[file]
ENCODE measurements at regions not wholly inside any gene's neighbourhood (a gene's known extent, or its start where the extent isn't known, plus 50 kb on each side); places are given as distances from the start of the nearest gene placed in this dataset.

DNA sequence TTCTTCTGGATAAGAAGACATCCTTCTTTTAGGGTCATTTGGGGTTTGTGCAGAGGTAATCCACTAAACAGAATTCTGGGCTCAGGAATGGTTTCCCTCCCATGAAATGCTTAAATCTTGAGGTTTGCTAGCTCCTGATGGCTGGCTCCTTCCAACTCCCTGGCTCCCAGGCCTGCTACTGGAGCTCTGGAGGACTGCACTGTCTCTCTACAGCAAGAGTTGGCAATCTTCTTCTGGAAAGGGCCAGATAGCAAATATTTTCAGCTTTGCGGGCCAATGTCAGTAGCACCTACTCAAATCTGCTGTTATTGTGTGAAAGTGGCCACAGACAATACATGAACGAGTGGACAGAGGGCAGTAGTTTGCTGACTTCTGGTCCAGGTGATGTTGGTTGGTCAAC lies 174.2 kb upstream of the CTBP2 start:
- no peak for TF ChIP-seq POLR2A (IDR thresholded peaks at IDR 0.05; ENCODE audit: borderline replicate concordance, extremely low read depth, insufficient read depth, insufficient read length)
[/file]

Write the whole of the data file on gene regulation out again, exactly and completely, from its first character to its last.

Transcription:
ENCODE measurements at regions not wholly inside any gene's neighbourhood (a gene's known extent, or its start where the extent isn't known, plus 50 kb on each side); places are given as distances from the start of the nearest gene placed in this dataset.

DNA sequence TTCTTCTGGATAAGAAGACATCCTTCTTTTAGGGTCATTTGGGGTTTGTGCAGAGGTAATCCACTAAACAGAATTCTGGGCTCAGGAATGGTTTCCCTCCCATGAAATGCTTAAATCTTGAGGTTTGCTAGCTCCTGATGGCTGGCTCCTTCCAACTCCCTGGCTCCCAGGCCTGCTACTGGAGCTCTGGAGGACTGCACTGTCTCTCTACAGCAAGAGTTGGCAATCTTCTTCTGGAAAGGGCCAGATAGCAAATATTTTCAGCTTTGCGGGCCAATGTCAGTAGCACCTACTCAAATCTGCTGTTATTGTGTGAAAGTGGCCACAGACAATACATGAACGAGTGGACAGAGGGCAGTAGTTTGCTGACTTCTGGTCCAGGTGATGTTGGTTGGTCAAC lies 174.2 kb upstream of the CTBP2 start:
- no peak for TF ChIP-seq POLR2A (IDR thresholded peaks at IDR 0.05; ENCODE audit: borderline replicate concordance, extremely low read depth, insufficient read depth, insufficient read length)